Roy Blunt Weighs In On Kill-Medicare Budget Plan

I want to mention Missouri Senator Roy Blunt’s comment on the Paul Ryan/Republican Party throw-Medicare-from-the-train budget proposal, as well as his comment on Newt Gingrich’s assessment of the “radical” GOP budget plan.

Here’s what Blunt said to ABC News on Tuesday:

I don’t think it’s an extreme proposal at all….It’s not a radical idea. It’s one of many ideas we ought to be looking at…

Newt is an ideas guy…I didn’t understand the radical, right-wing social engineering comment and I suspect he wishes he hadn’t described it that way.  It would be a change but not a dramatic change. It’s just a different way of looking at how we provide choices for health care for people—you get competition and you get transparency as part of the process and when you have choice and transparency you wind up with better price and better quality and that’s one of the things we need to look at…

First, Blunt is lying through his Baptist teeth when he says he doesn’t understand Newt’s “radical, right-wing engineering comment.”  Of course he understands it; that’s why he suggests Newt should change it.

Second, that stuff about “choice and transparency” leading to “better price and better quality” has been contradicted by the non-partisan Congressional Budget Office, which estimated that the Ryan-Republican plan would cost those who reach 65 in ten years much more money, upwards of $12,500, or 61% of the cost of the average private plan.

Two more things from the ABC interview: Blunt irresponsibly threatened to not vote for an increase in the debt ceiling (the President, Blunt said, is “clearly gonna have to make some structural change decisions“) and he indicated he would vote against an effort in the Senate to cut off some of the subsidies oil companies are getting from taxpayers.  Wow. What a shocker.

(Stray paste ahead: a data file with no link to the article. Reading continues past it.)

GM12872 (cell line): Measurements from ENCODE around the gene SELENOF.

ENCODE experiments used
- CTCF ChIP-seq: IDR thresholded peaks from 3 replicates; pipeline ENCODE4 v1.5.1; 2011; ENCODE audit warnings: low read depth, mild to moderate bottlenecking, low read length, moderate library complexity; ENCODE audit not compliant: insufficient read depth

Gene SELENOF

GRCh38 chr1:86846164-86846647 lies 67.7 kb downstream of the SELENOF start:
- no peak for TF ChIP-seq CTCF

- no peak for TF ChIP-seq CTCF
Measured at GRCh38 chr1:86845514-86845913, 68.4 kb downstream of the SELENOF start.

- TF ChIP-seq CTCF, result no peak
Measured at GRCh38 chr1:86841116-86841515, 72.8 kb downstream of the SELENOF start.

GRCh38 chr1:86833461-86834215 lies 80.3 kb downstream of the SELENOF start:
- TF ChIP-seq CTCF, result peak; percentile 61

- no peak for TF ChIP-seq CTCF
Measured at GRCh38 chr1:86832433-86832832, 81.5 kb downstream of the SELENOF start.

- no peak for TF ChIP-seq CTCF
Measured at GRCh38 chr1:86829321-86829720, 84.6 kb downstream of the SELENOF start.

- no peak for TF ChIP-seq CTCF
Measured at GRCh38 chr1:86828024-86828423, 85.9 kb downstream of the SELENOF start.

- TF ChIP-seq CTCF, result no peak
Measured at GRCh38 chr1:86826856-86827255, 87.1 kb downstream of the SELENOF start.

For the record, last year Blunt was, according to OpenSecrets, in “the all-time top 10” for BP oil money in the House and was a major recipient of oil and gas money last year. 

(H/T, FiredUp!Missouri.)




  1. A lucrative connection to the oil industry is indicative of one of many of Roy Blunts many hidden (self-serving) agenda items.


  2. OMG, Duane,

    I caught myself having a frisson of liking for old Newt here. He’s a little like myself, I think, I being the nut case who recommends the Variable Gasoline Tax as a radical cure for Energy Dependence on OPEC. Clearly, Newt is not afraid of thinking outside the box, but also clearly, he is a pretty loose cannon.

    IMO, both parties are dancing around the root cause of the problem with Medicare, which of course is out-of-control costs. The president’s “solution”, which is no solution at all, is to appoint a COMMITTEE of medical people to figure out how to reduce the income of their own Medical Industrial Complex. Here’s the way he put it:

    “We will change the way we pay for health care -– not by the procedure or the number of days spent in a hospital, but with new incentives for doctors and hospitals to prevent injuries and improve results,” Obama said. “And we will slow the growth of Medicare costs by strengthening an independent commission of doctors, nurses, medical experts and consumers who will look at all the evidence and recommend the best ways to reduce unnecessary spending while protecting access to the services that seniors need.”

    If history is any guide, the Medical Industry is NOT going to let anyone on that committee who will curtail profits or cause business to shrink in volume, but that’s exactly what needs to happen. Too many unnecessary tests, too many prescriptions for “new” meds that are no better than the old ones but 10 times as expensive, too few GP’s, too many Dermatologists.

    The GOP “solution” is simply to crank down on the money valve and then let the Industry and the customers sort it out. I am thinking that while this is a messy way to do it, at least it’s better than kicking the can down the road with a committee. It just might motivate the Healthcare industry to consider changing how they do business, such as Concierge practices. But I’m not sanguine about it’s effectiveness. I would much rather see government step in more aggressively as I advocate in my post on the subject, A Medical Hobson’s Choice. Link:



    • Jim,

      I am at present studying the problem with Medicare and some ideas on how to fix it. But in the meantime, I like your idea, expressed in your informative blog, of reforming medical education along the lines you advocate. I urge all to read your post, which, again, is found here.

      Good stuff.


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